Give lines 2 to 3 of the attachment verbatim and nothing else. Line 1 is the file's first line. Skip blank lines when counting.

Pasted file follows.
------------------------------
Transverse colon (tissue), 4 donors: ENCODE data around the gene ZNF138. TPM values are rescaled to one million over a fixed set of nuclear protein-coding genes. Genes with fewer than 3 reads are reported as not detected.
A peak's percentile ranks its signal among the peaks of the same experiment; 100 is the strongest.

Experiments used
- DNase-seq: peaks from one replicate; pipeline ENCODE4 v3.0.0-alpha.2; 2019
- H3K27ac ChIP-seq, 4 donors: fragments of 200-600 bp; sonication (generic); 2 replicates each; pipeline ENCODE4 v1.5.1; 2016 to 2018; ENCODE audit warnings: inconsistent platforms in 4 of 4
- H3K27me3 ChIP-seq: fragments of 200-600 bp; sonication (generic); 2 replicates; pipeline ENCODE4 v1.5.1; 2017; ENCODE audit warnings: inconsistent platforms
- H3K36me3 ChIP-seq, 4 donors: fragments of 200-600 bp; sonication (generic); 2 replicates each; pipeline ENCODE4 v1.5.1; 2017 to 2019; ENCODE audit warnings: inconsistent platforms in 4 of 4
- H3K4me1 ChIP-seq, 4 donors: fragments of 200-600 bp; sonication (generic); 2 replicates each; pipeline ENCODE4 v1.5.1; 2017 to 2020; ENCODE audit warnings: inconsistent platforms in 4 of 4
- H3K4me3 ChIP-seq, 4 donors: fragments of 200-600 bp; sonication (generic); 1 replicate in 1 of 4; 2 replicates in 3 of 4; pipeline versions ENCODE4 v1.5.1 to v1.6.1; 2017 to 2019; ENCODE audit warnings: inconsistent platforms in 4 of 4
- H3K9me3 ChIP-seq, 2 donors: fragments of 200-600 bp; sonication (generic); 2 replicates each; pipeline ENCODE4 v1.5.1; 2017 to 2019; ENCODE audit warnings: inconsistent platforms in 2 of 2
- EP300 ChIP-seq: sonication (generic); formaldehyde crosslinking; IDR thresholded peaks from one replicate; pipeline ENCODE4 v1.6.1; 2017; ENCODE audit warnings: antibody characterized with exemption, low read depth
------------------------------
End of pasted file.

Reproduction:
A peak's percentile ranks its signal among the peaks of the same experiment; 100 is the strongest.

Experiments used